The lawyer representing Michael Flynn in the case against the former national security adviser demanded federal prosecutors turn over two cellphones used by a shadowy professor whose role in the Trump-Russia investigation has long been shrouded in mystery.
Flynn’s attorney, Sidney Powell, filed a motion on Tuesday seeking the devices that belonged to Maltese Professor Joseph Mifsud, claiming that they contained imperative information to the defense of her client.
“This information is material, exculpatory, and relevant to the defense of Mr. Flynn,” Powell wrote in the court filing.
She claimed the phones could contain specific information related to Western intelligence being “tasked against [Flynn] likely as early as 2014 to arrange – unbeknownst to him – ‘connections’ with certain Russians that they would then use against him in their false claims.”
This Nov. 12, 2014 photo made available by the Organization of American States shows Maltese academic Joseph Mifsud during a meeting in Washington. It was Mifsud who allegedly dropped the first hint that the Russians were interfering into the 2016 U.S. presidential election and he has not been seen publicly for nearly a year. An Associated Press investigation published Monday, Oct. 22, 2018, shows it isn’t the first time Mifsud has gone to ground. (Juan Manuel Herrera/OAS via AP)
She added: “The phones were used by Mr. Joseph Mifsud.”
The filing is the latest salvo in an escalating battle between his defense and the government, with Flynn’s sentencing still up in the air for his guilty plea over making false statements to the FBI about his contacts with former Russian Ambassador Sergey Kislyak. The government said in late August that the case was ready for sentencing, after months of delays. U.S. District Judge Emmet Sullivan has set a Dec. 18 sentencing date, though it’s unclear whether it could be pushed off again.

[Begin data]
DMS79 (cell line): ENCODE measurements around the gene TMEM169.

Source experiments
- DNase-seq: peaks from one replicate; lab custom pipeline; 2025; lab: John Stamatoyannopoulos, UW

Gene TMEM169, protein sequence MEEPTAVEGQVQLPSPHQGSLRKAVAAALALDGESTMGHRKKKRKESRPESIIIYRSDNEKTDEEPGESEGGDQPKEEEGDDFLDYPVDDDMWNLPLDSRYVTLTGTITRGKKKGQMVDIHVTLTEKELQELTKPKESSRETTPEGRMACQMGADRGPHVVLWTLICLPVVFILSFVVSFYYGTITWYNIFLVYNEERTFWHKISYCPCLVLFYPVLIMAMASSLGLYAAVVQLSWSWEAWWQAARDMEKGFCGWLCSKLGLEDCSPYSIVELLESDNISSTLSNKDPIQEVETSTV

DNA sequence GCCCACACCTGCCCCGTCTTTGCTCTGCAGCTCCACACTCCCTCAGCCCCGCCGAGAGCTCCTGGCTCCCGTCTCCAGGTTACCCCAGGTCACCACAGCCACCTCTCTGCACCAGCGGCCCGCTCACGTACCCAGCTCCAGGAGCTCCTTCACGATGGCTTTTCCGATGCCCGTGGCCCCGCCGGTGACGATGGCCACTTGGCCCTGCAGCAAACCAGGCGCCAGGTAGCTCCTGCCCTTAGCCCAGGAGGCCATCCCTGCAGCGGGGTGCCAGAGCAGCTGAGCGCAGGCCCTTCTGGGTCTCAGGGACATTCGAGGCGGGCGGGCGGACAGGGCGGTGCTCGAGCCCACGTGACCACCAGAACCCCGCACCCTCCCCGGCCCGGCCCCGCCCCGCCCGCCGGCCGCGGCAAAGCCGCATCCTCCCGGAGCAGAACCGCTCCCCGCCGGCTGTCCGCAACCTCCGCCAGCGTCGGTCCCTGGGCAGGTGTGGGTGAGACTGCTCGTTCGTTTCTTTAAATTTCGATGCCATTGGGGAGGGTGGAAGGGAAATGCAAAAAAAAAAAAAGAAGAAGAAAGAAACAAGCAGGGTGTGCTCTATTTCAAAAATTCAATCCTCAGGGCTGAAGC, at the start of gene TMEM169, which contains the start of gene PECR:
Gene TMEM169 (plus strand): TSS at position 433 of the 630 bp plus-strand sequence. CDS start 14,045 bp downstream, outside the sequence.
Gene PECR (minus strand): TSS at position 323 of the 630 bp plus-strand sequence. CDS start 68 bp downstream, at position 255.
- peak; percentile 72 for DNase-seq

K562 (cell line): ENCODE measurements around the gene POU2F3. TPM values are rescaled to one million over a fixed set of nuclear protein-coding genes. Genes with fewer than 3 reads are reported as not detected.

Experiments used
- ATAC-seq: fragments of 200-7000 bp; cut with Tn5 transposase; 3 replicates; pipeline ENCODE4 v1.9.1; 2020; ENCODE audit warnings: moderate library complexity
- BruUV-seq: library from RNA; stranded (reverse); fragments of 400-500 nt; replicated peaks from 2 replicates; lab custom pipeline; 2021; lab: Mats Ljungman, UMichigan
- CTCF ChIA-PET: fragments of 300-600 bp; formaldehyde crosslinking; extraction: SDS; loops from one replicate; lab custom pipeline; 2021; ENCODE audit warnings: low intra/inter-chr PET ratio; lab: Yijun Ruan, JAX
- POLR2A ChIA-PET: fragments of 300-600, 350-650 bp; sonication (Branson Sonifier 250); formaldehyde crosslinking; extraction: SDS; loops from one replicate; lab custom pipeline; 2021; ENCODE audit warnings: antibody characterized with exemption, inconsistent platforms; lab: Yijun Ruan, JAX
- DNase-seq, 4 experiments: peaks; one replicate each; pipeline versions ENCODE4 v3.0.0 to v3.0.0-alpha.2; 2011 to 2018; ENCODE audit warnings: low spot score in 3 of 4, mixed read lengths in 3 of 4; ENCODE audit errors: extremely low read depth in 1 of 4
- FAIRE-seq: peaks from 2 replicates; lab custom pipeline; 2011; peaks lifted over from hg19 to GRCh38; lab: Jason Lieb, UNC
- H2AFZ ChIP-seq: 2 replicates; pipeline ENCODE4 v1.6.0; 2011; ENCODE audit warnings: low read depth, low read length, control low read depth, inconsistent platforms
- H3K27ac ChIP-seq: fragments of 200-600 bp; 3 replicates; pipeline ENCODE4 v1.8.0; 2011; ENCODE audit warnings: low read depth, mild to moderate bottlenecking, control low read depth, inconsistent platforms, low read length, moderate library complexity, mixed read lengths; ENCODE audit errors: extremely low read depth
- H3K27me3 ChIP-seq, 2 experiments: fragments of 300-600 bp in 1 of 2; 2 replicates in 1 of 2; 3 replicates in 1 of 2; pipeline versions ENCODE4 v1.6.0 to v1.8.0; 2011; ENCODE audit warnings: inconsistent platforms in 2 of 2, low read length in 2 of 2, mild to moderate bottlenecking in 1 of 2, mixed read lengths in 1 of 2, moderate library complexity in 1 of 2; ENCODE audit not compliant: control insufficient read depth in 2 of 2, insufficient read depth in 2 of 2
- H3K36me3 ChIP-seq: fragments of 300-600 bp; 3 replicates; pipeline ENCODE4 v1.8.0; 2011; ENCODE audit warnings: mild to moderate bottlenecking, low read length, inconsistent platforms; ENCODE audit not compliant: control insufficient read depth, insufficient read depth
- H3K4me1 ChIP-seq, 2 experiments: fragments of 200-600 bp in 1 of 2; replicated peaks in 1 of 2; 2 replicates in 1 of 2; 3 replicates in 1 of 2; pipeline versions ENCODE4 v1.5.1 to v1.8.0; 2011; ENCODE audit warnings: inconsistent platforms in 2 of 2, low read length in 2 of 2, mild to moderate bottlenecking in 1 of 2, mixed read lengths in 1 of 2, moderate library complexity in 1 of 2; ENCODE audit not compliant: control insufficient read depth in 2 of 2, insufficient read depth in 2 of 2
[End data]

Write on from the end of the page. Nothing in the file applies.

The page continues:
Powell told Fox News on Wednesday that the Justice Department is currently in possession of Mifsud’s phones.
When asked whether she thought federal prosecutors would comply with her request, she said: “I think the prosecutors in our case will look for them, but given their prior responses, I expect them to continue to say they are not relevant.”
Powell has said that Flynn’s case is “not ready for sentencing,” citing their timeline of receiving necessary files and documents that would be critical to the defense of her client. Powell also claimed in an earlier filing that the government “continues to deny our request for security clearances” needed to review classified material pertaining to Flynn, including transcripts and recordings of phone calls that “supposedly underpin the charges against” him.
The DOJ attorneys have argued, though, that Powell’s requests “seek access to classified information that may or may not exist.”
Powell, however, told Fox News Wednesday that Sullivan, the judge presiding over the case, would not rule on the motion until their hearing on Nov. 7.